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Sonoma County winery faces record $172,000 fine for alleged vineyard work violations

A Geyserville winery and its billionaire owner face a record fine from Sonoma County agriculture officials who contend the Alexander Valley company destroyed nearly an acre of land this summer through hillside grading and conducted other unpermitted work.

The $172,282 fine issued July 10 to Skipstone Ranch owner and technology entrepreneur Fahri Diner is the largest ever levied by the Sonoma County Department of Agriculture/Weights and Measures. It’s more than triple the previous high penalty, a $50,000 penalty in November 2019 related to disruption of wetlands.

Skipstone Ranch is appealing the three violations related to the fine; there are tentative plans for a late October county administrative hearing.

In a report detailing findings of their investigation and notification of the violations, county agriculture officials documented an industrial grading operation on a steep hillside along the northwestern edge of the Skipstone Ranch property off of Geysers Road. This resulted in nearly identical terracing to the adjacent hillside grapevines on the 200-acre estate vineyard property. Ag officials also accused the property owner of disallowed grape plantings elsewhere on the property.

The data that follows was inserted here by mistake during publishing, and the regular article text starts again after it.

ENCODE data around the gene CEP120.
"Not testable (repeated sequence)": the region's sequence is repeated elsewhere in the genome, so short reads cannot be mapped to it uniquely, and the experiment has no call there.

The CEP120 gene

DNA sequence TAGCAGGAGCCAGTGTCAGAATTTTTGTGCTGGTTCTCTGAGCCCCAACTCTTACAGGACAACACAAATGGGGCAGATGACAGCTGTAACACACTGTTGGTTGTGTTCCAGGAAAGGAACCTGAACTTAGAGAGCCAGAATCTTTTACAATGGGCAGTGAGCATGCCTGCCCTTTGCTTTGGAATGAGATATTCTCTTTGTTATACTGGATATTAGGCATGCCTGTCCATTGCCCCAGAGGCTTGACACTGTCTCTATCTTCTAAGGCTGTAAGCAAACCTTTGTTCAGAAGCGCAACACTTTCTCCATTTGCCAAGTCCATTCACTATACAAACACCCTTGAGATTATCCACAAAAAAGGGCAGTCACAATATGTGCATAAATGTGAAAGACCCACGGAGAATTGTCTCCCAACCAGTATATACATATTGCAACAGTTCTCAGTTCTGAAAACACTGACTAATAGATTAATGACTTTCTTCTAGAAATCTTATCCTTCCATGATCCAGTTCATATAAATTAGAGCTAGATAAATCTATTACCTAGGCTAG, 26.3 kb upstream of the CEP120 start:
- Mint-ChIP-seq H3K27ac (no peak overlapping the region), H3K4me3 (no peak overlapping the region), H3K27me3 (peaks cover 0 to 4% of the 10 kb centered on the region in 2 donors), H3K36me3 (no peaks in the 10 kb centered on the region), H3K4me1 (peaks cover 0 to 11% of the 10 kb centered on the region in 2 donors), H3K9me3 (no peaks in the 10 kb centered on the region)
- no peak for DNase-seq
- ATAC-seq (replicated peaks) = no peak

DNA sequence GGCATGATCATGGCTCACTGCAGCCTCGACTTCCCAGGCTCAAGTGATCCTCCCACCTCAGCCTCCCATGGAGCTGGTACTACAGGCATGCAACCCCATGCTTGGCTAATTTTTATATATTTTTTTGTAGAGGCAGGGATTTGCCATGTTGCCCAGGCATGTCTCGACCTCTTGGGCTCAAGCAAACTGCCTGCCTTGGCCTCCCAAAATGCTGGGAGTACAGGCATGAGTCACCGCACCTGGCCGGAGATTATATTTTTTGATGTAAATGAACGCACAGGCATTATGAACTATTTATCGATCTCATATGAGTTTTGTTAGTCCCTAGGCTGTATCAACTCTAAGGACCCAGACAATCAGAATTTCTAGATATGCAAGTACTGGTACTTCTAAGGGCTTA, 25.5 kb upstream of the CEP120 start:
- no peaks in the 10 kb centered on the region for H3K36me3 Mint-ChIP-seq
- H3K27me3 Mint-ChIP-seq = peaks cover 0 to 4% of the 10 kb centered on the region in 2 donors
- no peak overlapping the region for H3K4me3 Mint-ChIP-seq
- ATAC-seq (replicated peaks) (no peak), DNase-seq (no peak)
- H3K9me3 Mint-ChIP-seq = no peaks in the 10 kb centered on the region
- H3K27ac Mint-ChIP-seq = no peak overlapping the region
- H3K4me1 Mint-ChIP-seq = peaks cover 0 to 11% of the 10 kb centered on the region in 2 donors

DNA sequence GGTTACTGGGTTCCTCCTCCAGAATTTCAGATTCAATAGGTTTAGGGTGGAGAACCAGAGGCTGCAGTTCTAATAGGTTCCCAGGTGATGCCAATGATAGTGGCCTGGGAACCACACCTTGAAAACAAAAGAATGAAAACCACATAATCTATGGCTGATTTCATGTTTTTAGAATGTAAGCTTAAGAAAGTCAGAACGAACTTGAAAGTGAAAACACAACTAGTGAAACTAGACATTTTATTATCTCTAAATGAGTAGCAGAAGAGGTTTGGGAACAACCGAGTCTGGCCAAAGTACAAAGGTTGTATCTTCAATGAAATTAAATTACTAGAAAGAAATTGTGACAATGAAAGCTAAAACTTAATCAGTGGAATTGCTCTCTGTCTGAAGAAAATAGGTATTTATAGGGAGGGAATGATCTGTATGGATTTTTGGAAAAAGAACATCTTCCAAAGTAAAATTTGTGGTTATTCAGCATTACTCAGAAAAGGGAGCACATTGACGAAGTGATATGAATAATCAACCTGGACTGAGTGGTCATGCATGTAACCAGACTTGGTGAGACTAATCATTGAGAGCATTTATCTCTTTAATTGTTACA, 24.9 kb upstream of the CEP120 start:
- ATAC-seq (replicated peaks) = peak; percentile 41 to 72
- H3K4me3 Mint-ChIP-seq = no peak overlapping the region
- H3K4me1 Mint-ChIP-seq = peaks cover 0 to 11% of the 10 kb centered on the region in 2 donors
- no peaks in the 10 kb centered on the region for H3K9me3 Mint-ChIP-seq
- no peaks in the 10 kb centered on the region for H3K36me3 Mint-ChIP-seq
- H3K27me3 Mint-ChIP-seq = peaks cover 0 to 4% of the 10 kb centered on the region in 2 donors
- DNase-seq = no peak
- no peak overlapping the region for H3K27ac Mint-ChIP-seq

In this aerial photo included in a notice of violation issued by Sonoma County Department of Agriculture/Weights and Measures, alleged unpermitted terracing on the left side of the image appears to closely match similar terracing on the right. (Department of Agriculture/Weights and Measures)
In this aerial photo included in a notice of violation issued by Sonoma County Department of Agriculture/Weights and Measures, alleged unpermitted terracing on the left side of the image appears to closely match similar terracing on the right. (Department of Agriculture/Weights and Measures)

A spokeswoman for Skipstone Ranch acknowledged the work was similar to adjacent terracing for grapevines, but she said the construction was tied strictly to repairs related to the October 2019 Kincade fire that burned 77,000 acres in Sonoma County. She said the winery had no intention of planting additional grapevines.

But ag officials, wine industry insiders and Sonoma County Supervisor James Gore, whose north county district includes the Alexander Valley region, suggested the company, which has been in business for more than 10 years, should have known better.